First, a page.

02 Aug 2021 22:59
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SPY is the stock ticker for shares of SPDR S&P 500 ETF listed on the NYSE/ARCA. SPDR Trust, Series1 is a unit investment fund that tracks the Standard & Poor’s 500 (S&P 500) Index and is established to yield investment results that correspond to the yield of the index. The fund’s assets include shares of 500 biggest (large capitalization) corporations in the US traded on exchanges. The index is maintained by the Standard & Poor’s (S&P).
History, structure, and governance
The SPDR S&P 500 was the first ETF registered in the USA in January 1993 (SPDR stands for “Standard & Poor’s depositary receipts”).
The fund is managed by State Street Global Advisors. Its shares are exchange-traded and equivalent to the weight of the shares in the composite S&P 500 index.
The aim of the SPDR S&P 500 ETF is to provide an investment instrument with a yield that follows the S&P 500 Index excluding costs (a unit of ownership in the long-term investment trust is called a Standard & Poor’s depositary receipt).
To calculate general indicators, every index needs to have an underlying calculation basis, a basket of securities. Quotes of stock indices reflect their average value; what is important here is not the increase/decrease of the absolute values but the overall dynamics. If the index grows, the country’s economy as a whole is doing fine.
This is an excellent stock exchange instrument for both strategic investors and short-term trades: the SPY is highly liquid and can be easily sold or bought at any time during a trading session. The fund’s basket tracks the S&P 500, therefore this ETF is an optimum investment option on the US stock market with minimum effort. SPY is rebalanced (meaning readjustment of the basket for the changes in the weight of its individual components) quarterly, and the dividends are paid quarterly as well.
Income, capital, and strategies
The S&P 500 index consists of US companies from across the Global Industry Classification Standard (GICS) with unadjusted market capitalization of $8 billion or more. Each company in the index must post positive earnings for both the last quarter and last year. About 70 to 80% of the fund’s capitalization comes from IT, health care, finances, and services. The rest is energy and production.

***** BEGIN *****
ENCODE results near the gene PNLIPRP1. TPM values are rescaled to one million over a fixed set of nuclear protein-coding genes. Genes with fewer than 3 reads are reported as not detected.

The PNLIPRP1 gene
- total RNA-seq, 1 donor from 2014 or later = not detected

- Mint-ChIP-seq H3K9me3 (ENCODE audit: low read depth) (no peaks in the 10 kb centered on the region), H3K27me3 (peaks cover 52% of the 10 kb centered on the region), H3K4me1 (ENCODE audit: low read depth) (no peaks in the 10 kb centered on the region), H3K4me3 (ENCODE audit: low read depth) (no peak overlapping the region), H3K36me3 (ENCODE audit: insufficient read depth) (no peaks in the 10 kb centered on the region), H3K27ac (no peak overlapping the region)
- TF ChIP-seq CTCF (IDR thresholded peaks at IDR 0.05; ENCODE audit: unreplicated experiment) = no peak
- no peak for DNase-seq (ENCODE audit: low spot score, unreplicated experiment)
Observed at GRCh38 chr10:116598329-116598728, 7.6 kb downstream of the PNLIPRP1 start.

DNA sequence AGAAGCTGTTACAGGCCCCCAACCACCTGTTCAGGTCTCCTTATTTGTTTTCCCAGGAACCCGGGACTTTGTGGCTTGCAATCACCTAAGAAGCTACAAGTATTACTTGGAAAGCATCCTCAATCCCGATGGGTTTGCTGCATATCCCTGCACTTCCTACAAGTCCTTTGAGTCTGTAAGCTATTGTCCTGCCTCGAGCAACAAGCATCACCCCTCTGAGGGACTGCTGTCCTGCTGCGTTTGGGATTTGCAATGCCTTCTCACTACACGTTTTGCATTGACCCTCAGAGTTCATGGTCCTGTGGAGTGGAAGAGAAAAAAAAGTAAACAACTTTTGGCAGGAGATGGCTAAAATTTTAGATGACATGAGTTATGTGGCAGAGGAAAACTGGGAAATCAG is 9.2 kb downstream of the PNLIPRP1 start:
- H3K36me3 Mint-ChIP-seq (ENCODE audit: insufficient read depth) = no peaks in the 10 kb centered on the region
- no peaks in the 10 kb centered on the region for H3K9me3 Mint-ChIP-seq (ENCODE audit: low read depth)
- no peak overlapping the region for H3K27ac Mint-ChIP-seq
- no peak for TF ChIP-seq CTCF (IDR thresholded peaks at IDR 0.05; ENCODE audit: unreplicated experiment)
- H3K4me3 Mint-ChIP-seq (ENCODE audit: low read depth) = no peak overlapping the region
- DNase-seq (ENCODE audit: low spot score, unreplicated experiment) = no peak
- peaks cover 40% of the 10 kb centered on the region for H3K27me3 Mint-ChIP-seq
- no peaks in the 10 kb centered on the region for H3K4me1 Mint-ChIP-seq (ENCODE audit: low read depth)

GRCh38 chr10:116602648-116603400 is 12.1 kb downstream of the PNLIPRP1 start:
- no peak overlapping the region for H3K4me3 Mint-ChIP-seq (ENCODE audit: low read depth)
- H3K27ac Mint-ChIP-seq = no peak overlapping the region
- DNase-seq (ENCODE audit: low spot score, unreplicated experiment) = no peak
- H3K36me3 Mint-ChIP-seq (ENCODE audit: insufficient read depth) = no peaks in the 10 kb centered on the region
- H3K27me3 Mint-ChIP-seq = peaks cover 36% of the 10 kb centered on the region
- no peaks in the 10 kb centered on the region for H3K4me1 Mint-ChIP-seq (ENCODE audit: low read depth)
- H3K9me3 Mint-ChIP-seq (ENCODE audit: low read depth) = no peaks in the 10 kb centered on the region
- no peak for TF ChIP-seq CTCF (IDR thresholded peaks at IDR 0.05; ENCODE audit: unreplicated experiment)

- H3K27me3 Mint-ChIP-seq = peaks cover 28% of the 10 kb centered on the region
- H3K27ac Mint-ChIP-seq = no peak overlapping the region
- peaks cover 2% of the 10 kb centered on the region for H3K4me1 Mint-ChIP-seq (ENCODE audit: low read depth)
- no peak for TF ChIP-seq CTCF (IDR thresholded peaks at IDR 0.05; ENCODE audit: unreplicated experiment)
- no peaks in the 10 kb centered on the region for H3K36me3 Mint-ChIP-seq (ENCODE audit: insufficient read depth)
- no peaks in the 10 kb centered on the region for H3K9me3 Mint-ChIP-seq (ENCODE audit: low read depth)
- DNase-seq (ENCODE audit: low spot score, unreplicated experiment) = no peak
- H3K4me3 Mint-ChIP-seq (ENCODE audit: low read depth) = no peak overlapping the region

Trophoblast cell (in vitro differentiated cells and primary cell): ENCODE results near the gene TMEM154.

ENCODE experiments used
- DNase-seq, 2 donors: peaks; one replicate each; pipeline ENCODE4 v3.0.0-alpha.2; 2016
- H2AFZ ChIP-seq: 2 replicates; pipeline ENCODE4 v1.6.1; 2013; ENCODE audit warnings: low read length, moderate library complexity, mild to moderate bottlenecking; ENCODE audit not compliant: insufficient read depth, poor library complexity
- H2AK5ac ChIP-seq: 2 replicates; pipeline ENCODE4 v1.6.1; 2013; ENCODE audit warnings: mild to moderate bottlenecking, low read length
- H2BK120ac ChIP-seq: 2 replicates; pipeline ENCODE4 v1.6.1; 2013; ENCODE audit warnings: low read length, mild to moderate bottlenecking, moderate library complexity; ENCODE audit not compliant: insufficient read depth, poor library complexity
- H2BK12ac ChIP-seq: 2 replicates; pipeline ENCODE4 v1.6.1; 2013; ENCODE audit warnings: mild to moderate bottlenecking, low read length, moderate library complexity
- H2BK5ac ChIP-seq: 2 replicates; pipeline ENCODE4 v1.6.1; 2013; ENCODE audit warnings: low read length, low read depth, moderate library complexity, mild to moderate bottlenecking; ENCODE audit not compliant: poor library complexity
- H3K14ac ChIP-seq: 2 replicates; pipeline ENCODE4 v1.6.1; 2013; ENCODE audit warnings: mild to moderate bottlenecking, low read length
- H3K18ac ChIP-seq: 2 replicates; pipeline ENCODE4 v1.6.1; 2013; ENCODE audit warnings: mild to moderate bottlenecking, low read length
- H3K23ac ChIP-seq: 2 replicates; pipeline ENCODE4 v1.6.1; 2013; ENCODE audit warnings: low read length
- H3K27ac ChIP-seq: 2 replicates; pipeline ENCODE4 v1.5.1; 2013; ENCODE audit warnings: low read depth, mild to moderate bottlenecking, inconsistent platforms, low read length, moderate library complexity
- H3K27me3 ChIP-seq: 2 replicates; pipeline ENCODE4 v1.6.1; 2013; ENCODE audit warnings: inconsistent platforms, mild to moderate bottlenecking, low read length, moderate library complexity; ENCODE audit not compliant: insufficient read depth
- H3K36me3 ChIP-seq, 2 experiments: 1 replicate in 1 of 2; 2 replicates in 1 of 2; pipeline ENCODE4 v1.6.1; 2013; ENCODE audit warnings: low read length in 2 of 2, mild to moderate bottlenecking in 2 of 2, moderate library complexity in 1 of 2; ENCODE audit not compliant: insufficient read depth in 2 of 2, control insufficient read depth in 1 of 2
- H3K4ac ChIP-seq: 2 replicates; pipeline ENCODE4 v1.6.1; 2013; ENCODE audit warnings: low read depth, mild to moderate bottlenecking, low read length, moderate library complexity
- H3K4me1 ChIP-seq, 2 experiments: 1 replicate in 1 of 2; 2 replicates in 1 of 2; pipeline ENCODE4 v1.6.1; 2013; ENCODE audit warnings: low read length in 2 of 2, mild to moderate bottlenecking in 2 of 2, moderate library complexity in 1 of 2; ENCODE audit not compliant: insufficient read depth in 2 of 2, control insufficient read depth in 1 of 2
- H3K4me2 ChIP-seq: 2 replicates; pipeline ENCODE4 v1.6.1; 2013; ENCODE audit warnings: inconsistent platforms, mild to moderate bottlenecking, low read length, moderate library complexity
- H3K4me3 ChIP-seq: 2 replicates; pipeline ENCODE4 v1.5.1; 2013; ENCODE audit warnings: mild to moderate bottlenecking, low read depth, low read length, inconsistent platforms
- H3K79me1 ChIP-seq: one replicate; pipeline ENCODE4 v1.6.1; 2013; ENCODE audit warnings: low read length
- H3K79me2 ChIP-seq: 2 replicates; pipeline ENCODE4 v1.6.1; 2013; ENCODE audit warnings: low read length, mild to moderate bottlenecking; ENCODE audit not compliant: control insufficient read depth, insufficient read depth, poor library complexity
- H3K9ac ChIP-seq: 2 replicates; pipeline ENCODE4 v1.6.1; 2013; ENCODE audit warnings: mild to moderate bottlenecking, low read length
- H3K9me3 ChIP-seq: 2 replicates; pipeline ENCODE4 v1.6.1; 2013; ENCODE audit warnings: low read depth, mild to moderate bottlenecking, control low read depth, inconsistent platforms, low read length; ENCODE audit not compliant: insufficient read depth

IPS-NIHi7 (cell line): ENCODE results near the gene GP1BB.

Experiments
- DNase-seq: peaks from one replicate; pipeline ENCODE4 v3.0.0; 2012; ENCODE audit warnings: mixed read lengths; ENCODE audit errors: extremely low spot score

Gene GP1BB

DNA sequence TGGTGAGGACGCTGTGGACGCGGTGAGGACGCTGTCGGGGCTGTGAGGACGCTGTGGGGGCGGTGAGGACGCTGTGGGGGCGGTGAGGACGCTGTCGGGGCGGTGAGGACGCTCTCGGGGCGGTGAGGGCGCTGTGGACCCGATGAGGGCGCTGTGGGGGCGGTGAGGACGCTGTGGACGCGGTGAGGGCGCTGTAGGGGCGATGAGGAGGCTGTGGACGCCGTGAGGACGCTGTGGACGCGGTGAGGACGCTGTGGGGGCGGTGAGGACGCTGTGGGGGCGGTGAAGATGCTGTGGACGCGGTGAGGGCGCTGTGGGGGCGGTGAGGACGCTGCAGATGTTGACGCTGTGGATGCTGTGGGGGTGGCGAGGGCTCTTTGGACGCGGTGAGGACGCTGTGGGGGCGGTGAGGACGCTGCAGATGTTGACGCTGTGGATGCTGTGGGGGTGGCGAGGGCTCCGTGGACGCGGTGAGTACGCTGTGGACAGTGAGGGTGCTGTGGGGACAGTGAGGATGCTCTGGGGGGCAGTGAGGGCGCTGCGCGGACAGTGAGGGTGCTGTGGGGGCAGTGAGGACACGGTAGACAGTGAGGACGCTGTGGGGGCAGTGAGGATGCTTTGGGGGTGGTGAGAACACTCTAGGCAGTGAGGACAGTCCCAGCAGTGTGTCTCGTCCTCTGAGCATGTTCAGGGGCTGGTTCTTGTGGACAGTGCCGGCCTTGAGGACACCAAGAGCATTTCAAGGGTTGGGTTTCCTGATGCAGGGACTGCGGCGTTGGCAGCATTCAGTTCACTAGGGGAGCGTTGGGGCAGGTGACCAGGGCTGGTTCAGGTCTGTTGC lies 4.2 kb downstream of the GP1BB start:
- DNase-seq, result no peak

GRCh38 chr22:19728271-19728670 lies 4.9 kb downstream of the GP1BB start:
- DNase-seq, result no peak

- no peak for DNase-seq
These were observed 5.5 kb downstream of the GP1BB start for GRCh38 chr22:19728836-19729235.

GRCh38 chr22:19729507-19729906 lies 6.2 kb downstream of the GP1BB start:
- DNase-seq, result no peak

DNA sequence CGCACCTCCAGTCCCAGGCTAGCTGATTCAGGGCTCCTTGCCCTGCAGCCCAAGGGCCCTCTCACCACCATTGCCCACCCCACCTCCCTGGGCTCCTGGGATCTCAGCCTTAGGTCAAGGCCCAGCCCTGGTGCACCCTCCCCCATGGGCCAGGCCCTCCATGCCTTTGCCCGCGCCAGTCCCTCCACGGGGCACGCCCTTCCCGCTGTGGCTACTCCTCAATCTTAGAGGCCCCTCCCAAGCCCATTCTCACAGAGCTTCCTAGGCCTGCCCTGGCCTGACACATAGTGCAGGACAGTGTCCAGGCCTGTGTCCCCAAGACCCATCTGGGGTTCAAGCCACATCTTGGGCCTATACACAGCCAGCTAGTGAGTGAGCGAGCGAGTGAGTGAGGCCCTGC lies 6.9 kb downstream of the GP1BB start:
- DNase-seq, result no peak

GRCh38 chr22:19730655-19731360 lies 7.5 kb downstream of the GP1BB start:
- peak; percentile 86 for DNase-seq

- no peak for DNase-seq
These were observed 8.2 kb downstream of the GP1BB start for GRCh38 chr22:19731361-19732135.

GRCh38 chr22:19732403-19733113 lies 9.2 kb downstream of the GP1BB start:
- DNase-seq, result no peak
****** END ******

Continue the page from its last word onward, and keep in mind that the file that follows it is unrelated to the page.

Investors buy the fund’s shares but do not own the underlying assets. The value of SPY corresponds to 1/10 of the S&P500, and fluctuations of SPDR S&P 500 shares mimic fluctuations of the S&P500.
Circulation of SPDR S&P 500 shares is rather vigorous and is one of the highest in the market. Its average value usually exceeds 70 million shares, and the exchanges see trades in tens, and sometimes millions of SPY shares within one trading session. Investors use SPDR S&P 500 ETF (SPY) because it avails access to a huge number of large American companies with just one purchase. Even 1 SPY share (at about $200) enables a private investor to fully participate in the trading process of the entire US stock market.
The fund’s managers buy and sell shares (as units of current assets) to adjust its assets to the S&P 500 index.
The value of SPY net assets, from its establishment on January 22nd, 1993 till July 31st, 2020, amounted to 9.63%, and the annual yield of the S&P 500 index for the same period was 9.76%. The average annual yield of the ETF historically clings to 9 to 10%, and the dividend yield is 2.0 to 2.9%.
Dividends on the SPY have been paid steadily paid since 1994, and the payments increase most of the time, with reductions only in isolated cases.
The market capitalization of the SPDR S&P 500 ETF grows steadily. In 2017, it amounted to $244.9 billion, and in 2021 it is already $344.7 billion.
Traders can view the value of one SPY unit by looking at the SPY.NV ticker symbol (where NV stands for “net value”). The ticker’s value is updated daily.